Mega-Icicles & Microspikes

Box Canyon Icefall, Mild Winter

On Saturday, my friend Becky was going to rent snowshoes from REI and join me in the mountains to play in the snow. I told her if REI was out of rentals Plan B could be to hike to the icefall at Ghost Ranch and she said, “Icefall! Can that be Plan A?”

Ghost Ranch is one of my all-time favorite places on Earth. I can see why the artist Georgia O’Keefe fell in love with the place at first sight, and then rarely left. Whenever friends and family come to visit me in New Mexico, I take them to Ghost Ranch for a real, classic Southwest hike. In the past four years, I’ve hiked the Ranch’s three trails – Kitchen Mesa, Chimney Rock and Box Canyon – probably a dozen times.

Balancing Act; Becky & the Boys

Box Canyon is best hiked in the winter, when the springs seeping out of the sheer canyon walls at the trail’s end freeze into massive icicles. I’ve seen the icefall in the dead of winter, when the entire canyon is frozen and in early spring, when the ice has broken off the walls and shattered into jagged piles.

On this trip the ice was somewhere in between: giant icicles still clung to the walls, but whole sections had already collapsed; the mark of a mild winter. While we sat in awe of the ice, every time we spoke, the canyon popped and cracked and occasionally shed a few more shards. One sharp piece bounced off my shoulder and I quickly moved farther away from the wall.

Box Canyon Dogs

So we didn’t go snowshoeing, but this hike was a great opportunity to try out my new Microspikes ice cleats, pictured in the top photo. Ice cleats are metal spikes that can be attached to the bottom of your hiking boots to give you extra traction on slippery surfaces. They’re useful whether you’re taking a 5-day backpacking trip in the Grand Canyon in winter (that’ll be me next month!) or walking down your driveway to get the mail.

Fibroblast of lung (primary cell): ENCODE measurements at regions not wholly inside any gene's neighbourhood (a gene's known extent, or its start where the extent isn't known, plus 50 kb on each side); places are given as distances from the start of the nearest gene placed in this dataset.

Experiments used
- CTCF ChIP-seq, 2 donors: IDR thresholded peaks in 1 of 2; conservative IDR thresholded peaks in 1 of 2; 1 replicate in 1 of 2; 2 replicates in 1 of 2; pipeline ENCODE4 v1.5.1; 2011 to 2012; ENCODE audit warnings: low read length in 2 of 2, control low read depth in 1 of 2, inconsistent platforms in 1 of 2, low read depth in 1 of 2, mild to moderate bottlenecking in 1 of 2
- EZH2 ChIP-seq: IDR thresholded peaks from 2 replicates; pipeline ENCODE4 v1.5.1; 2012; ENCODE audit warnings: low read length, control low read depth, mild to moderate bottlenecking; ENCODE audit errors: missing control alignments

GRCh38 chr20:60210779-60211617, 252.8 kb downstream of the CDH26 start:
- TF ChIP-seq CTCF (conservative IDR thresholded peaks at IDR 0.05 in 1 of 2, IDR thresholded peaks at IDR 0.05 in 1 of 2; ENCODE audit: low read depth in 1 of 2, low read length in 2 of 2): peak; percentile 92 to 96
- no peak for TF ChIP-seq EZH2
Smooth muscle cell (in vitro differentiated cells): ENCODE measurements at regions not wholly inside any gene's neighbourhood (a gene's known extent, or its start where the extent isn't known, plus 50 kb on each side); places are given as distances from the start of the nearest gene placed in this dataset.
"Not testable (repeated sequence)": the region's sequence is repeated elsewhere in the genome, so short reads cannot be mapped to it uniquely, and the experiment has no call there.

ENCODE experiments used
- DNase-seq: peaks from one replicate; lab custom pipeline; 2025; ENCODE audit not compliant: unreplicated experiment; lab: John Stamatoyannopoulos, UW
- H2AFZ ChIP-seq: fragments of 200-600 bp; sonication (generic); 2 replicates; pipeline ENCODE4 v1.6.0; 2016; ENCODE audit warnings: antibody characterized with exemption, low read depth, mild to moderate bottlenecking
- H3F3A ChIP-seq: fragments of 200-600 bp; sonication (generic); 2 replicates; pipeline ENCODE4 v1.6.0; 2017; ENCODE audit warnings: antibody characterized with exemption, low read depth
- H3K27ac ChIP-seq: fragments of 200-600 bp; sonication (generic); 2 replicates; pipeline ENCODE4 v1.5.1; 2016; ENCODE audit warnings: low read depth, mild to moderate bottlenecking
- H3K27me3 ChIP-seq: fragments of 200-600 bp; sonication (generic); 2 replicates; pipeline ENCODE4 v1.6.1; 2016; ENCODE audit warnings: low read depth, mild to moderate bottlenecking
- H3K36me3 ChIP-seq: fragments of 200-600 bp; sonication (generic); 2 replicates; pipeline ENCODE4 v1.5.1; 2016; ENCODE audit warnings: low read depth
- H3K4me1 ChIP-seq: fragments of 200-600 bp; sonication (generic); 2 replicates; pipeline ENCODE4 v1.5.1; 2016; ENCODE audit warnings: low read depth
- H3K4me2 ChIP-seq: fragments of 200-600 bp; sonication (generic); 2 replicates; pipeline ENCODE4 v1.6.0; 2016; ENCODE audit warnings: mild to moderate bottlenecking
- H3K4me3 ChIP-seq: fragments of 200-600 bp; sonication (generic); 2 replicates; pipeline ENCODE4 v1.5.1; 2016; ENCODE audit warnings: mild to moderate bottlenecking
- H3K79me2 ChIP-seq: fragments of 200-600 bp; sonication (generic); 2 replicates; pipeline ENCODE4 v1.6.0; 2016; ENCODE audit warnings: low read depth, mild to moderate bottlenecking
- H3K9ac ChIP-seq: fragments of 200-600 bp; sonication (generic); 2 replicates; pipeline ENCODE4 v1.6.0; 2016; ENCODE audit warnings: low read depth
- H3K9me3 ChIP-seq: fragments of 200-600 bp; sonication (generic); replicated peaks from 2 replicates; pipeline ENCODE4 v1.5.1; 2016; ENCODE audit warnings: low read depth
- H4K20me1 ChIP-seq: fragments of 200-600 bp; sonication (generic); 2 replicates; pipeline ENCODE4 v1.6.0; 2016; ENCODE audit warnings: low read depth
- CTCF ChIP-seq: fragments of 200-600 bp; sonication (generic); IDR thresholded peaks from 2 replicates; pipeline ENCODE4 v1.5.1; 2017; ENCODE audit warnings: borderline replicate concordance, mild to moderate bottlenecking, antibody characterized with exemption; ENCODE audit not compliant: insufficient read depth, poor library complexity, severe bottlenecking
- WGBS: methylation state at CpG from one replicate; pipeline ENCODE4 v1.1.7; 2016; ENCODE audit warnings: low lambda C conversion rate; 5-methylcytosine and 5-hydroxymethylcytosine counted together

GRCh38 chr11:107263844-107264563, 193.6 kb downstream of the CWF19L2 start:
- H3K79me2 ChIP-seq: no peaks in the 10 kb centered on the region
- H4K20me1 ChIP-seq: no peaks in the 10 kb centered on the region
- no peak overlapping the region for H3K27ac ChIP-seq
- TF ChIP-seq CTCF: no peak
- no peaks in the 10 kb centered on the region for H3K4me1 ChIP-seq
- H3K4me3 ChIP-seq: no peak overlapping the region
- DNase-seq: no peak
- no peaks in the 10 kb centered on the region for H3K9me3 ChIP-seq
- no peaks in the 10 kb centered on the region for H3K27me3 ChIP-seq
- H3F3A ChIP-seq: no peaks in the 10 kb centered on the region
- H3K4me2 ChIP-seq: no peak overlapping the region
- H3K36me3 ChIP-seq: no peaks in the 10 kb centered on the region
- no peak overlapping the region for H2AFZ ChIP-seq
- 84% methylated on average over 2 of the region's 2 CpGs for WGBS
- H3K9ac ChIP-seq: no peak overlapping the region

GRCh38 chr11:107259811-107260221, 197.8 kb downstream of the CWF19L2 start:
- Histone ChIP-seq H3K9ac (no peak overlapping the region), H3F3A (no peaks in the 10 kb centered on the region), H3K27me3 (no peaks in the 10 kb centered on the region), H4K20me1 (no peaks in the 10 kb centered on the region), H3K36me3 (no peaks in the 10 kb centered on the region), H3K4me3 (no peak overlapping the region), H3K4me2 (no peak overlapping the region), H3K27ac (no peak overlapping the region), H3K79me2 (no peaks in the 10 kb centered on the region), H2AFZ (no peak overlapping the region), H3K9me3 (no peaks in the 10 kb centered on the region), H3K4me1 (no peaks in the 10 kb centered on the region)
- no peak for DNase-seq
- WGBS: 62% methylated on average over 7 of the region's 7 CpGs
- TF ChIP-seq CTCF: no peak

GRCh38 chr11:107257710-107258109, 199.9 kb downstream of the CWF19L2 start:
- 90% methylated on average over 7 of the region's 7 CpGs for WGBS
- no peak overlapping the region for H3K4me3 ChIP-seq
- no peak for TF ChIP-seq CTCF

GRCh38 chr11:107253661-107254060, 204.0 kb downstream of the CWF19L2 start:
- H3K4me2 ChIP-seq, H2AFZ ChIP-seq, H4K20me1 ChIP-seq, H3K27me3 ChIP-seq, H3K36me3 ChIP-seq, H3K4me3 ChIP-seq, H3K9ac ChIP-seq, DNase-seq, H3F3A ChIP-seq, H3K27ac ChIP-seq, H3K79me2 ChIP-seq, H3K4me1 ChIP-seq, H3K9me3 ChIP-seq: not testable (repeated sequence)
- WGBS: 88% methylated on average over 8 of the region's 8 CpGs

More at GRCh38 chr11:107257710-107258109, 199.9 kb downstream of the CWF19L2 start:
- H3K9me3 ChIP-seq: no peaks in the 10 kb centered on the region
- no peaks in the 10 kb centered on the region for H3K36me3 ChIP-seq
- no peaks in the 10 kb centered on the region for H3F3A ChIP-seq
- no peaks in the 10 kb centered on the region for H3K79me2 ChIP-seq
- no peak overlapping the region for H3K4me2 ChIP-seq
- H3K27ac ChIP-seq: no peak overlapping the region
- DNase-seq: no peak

Wearing the Microspikes, I felt quite secure walking on everything from crunchy snow to sheer ice. I don’t quite trust the chain links not to break when crossing sections of bare rock, but they’re easy to get on and off. So far, I give the Microspikes two thumbs up!

Kitchen Mesa & the Pedernal, Winter Sky

About theblondecoyote

Mary Caperton Morton is a freelance science and travel writer with degrees in biology and geology and a master’s in science writing. A regular contributor to EARTH magazine, where her favorite beat is the Travels in Geology column, she has also written for the anthologies Best Women's Travel Writing 2010 and Best Travel Writing 2011. Mary is currently based in western Colorado. When she’s not at the computer she can usually be found outside -- hiking, skiing, climbing mountains and taking photographs. Visit her website at
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